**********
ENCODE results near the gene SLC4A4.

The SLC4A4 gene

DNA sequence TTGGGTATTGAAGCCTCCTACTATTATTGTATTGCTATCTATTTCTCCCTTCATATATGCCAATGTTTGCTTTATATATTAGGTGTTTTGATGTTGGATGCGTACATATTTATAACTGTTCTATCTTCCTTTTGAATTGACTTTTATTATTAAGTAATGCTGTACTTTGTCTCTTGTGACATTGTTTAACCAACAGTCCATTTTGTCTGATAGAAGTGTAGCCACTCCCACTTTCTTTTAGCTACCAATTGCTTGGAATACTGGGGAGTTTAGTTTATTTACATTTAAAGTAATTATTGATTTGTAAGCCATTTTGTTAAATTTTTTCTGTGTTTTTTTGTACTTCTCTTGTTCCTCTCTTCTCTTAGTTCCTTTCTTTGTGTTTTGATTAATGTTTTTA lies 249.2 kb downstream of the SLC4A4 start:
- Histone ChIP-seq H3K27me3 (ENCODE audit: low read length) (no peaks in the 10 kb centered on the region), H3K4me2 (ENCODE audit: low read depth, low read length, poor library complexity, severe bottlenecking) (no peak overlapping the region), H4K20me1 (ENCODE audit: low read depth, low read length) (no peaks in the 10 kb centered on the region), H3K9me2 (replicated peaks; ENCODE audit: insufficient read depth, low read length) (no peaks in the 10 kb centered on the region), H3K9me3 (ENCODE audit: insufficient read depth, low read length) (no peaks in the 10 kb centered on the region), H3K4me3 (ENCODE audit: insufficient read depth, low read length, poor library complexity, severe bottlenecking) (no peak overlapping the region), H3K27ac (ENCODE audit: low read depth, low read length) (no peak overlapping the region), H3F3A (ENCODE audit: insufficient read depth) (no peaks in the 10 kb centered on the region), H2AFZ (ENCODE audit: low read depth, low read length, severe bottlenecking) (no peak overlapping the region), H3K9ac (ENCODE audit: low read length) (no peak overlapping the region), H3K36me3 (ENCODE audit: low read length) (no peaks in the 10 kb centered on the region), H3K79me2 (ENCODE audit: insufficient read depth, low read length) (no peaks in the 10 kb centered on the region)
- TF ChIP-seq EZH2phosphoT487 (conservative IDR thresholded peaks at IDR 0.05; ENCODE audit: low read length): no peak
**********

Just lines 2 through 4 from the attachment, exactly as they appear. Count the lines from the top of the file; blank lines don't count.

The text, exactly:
The SLC4A4 gene

DNA sequence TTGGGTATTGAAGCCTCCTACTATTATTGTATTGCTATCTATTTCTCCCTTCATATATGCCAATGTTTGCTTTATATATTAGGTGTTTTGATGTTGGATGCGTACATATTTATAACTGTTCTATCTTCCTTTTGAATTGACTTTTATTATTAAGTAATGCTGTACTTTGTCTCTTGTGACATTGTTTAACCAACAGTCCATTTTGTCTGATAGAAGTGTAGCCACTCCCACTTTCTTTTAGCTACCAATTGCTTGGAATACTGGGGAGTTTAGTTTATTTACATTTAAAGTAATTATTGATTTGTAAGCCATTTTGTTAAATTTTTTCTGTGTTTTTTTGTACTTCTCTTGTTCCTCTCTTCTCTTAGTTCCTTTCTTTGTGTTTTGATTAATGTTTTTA lies 249.2 kb downstream of the SLC4A4 start:
- Histone ChIP-seq H3K27me3 (ENCODE audit: low read length) (no peaks in the 10 kb centered on the region), H3K4me2 (ENCODE audit: low read depth, low read length, poor library complexity, severe bottlenecking) (no peak overlapping the region), H4K20me1 (ENCODE audit: low read depth, low read length) (no peaks in the 10 kb centered on the region), H3K9me2 (replicated peaks; ENCODE audit: insufficient read depth, low read length) (no peaks in the 10 kb centered on the region), H3K9me3 (ENCODE audit: insufficient read depth, low read length) (no peaks in the 10 kb centered on the region), H3K4me3 (ENCODE audit: insufficient read depth, low read length, poor library complexity, severe bottlenecking) (no peak overlapping the region), H3K27ac (ENCODE audit: low read depth, low read length) (no peak overlapping the region), H3F3A (ENCODE audit: insufficient read depth) (no peaks in the 10 kb centered on the region), H2AFZ (ENCODE audit: low read depth, low read length, severe bottlenecking) (no peak overlapping the region), H3K9ac (ENCODE audit: low read length) (no peak overlapping the region), H3K36me3 (ENCODE audit: low read length) (no peaks in the 10 kb centered on the region), H3K79me2 (ENCODE audit: insufficient read depth, low read length) (no peaks in the 10 kb centered on the region)